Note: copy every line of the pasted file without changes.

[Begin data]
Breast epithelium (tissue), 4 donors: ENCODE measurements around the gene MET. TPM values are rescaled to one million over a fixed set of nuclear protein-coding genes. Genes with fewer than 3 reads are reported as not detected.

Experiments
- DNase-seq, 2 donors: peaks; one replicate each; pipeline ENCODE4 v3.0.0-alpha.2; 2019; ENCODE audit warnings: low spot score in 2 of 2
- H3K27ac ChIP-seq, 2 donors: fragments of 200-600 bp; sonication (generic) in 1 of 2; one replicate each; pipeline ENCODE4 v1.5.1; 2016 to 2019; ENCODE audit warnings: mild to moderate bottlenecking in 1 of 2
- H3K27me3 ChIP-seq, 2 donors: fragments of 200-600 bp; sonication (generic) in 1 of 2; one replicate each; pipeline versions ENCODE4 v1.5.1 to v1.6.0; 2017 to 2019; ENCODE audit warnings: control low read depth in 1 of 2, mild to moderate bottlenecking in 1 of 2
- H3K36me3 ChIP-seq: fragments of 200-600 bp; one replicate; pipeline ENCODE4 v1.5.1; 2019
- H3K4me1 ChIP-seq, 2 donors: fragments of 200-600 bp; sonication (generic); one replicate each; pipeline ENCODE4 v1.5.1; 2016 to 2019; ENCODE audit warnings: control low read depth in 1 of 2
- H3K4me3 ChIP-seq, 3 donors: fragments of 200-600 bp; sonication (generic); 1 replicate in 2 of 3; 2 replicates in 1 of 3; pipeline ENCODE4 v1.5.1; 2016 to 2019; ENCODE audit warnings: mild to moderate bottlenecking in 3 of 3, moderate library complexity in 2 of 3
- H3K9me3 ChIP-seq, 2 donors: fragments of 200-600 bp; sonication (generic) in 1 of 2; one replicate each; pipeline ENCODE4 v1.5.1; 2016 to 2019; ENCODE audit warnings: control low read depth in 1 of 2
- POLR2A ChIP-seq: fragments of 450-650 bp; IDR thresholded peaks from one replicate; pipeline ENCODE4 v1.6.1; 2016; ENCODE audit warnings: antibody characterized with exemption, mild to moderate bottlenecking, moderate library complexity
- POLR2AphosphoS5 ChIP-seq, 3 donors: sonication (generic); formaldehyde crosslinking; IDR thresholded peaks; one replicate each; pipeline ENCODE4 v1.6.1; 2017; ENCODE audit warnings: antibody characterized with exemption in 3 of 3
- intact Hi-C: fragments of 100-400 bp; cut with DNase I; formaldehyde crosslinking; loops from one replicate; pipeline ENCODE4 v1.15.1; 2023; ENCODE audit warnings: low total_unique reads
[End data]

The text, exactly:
Breast epithelium (tissue), 4 donors: ENCODE measurements around the gene MET. TPM values are rescaled to one million over a fixed set of nuclear protein-coding genes. Genes with fewer than 3 reads are reported as not detected.

Experiments
- DNase-seq, 2 donors: peaks; one replicate each; pipeline ENCODE4 v3.0.0-alpha.2; 2019; ENCODE audit warnings: low spot score in 2 of 2
- H3K27ac ChIP-seq, 2 donors: fragments of 200-600 bp; sonication (generic) in 1 of 2; one replicate each; pipeline ENCODE4 v1.5.1; 2016 to 2019; ENCODE audit warnings: mild to moderate bottlenecking in 1 of 2
- H3K27me3 ChIP-seq, 2 donors: fragments of 200-600 bp; sonication (generic) in 1 of 2; one replicate each; pipeline versions ENCODE4 v1.5.1 to v1.6.0; 2017 to 2019; ENCODE audit warnings: control low read depth in 1 of 2, mild to moderate bottlenecking in 1 of 2
- H3K36me3 ChIP-seq: fragments of 200-600 bp; one replicate; pipeline ENCODE4 v1.5.1; 2019
- H3K4me1 ChIP-seq, 2 donors: fragments of 200-600 bp; sonication (generic); one replicate each; pipeline ENCODE4 v1.5.1; 2016 to 2019; ENCODE audit warnings: control low read depth in 1 of 2
- H3K4me3 ChIP-seq, 3 donors: fragments of 200-600 bp; sonication (generic); 1 replicate in 2 of 3; 2 replicates in 1 of 3; pipeline ENCODE4 v1.5.1; 2016 to 2019; ENCODE audit warnings: mild to moderate bottlenecking in 3 of 3, moderate library complexity in 2 of 3
- H3K9me3 ChIP-seq, 2 donors: fragments of 200-600 bp; sonication (generic) in 1 of 2; one replicate each; pipeline ENCODE4 v1.5.1; 2016 to 2019; ENCODE audit warnings: control low read depth in 1 of 2
- POLR2A ChIP-seq: fragments of 450-650 bp; IDR thresholded peaks from one replicate; pipeline ENCODE4 v1.6.1; 2016; ENCODE audit warnings: antibody characterized with exemption, mild to moderate bottlenecking, moderate library complexity
- POLR2AphosphoS5 ChIP-seq, 3 donors: sonication (generic); formaldehyde crosslinking; IDR thresholded peaks; one replicate each; pipeline ENCODE4 v1.6.1; 2017; ENCODE audit warnings: antibody characterized with exemption in 3 of 3
- intact Hi-C: fragments of 100-400 bp; cut with DNase I; formaldehyde crosslinking; loops from one replicate; pipeline ENCODE4 v1.15.1; 2023; ENCODE audit warnings: low total_unique reads